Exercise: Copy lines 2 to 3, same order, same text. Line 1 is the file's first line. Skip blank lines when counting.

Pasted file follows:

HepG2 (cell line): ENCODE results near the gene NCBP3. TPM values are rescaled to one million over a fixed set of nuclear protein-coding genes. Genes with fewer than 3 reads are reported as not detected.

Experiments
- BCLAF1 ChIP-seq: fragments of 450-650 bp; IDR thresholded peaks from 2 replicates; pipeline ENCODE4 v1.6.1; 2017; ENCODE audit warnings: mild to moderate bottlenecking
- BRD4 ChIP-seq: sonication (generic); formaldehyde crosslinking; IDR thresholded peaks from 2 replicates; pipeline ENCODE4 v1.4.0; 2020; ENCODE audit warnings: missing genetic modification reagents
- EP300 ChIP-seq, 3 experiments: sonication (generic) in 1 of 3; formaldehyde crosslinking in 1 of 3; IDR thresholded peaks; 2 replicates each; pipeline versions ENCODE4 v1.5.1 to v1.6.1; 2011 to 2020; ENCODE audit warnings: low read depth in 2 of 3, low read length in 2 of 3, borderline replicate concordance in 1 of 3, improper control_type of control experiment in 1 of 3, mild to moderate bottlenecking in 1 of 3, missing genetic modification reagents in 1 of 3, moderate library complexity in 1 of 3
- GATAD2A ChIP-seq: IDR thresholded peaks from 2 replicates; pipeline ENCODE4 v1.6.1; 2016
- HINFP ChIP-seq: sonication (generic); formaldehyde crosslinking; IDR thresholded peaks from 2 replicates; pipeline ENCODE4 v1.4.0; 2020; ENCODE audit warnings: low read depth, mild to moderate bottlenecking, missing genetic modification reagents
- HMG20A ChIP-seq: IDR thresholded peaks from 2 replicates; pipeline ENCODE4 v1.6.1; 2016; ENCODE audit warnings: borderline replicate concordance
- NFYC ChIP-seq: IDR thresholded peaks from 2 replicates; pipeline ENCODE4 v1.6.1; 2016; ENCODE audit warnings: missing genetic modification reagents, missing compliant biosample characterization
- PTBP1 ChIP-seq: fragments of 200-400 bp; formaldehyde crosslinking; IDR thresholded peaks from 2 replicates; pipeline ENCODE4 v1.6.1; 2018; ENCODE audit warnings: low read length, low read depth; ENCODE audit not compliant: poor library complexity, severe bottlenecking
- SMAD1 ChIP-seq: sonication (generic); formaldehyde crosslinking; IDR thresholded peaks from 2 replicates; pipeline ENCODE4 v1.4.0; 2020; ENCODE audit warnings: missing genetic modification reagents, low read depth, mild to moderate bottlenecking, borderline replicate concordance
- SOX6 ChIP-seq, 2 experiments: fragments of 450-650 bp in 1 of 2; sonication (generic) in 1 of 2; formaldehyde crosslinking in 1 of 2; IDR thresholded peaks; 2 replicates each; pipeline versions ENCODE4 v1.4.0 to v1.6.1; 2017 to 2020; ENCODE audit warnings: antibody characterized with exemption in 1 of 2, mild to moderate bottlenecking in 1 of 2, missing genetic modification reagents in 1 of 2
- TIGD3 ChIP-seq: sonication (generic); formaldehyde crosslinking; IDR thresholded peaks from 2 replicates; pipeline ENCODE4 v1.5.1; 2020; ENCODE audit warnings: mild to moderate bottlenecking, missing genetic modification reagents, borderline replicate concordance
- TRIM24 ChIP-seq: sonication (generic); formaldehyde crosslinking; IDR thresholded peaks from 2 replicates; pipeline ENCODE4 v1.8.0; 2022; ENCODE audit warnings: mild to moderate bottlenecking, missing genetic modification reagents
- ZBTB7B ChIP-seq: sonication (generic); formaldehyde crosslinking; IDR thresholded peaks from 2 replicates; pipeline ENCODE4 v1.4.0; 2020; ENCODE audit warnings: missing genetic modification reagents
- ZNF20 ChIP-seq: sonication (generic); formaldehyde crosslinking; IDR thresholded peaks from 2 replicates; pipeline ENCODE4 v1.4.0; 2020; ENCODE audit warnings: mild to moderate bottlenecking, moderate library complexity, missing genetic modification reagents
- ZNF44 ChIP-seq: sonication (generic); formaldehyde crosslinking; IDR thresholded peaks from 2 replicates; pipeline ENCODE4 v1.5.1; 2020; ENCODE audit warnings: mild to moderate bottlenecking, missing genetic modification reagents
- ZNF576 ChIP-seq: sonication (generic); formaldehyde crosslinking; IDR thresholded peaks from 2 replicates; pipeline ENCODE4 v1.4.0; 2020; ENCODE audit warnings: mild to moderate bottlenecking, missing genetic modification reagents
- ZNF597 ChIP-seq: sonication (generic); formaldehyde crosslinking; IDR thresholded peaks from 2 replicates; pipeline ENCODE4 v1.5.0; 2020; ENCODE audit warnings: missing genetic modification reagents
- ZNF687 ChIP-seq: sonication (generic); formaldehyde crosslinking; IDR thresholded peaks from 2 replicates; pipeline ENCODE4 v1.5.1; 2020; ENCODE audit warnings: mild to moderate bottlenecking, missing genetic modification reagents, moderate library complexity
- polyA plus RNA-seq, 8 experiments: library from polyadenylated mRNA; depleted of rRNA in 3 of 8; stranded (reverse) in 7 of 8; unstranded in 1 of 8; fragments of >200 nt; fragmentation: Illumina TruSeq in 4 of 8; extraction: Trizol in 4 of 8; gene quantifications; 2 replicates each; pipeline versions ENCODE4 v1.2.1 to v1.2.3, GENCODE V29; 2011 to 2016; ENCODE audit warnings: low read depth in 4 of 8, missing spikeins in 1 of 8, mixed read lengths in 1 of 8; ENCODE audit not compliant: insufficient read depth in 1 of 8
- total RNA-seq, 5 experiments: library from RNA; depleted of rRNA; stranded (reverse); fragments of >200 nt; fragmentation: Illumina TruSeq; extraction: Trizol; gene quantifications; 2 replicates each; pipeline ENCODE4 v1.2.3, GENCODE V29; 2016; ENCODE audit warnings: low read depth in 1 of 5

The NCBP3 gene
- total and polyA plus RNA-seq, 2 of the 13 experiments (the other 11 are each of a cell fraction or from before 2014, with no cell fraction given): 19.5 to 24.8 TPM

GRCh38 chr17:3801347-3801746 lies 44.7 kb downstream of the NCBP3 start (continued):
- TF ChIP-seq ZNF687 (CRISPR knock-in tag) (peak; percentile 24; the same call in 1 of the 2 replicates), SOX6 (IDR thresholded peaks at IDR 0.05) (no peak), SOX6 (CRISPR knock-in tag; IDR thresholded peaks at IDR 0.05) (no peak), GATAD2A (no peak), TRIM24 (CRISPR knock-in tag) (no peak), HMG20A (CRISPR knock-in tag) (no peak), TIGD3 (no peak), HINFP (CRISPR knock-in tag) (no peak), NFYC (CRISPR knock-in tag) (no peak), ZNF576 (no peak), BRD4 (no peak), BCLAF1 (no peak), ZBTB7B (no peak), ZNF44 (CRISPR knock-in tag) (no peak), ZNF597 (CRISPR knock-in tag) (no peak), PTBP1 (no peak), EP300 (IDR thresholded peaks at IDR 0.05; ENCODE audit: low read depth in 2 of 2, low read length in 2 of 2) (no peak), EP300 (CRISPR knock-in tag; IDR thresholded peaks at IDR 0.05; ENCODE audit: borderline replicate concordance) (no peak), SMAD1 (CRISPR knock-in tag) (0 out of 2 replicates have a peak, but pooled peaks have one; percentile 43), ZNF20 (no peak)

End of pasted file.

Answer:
Experiments
- BCLAF1 ChIP-seq: fragments of 450-650 bp; IDR thresholded peaks from 2 replicates; pipeline ENCODE4 v1.6.1; 2017; ENCODE audit warnings: mild to moderate bottlenecking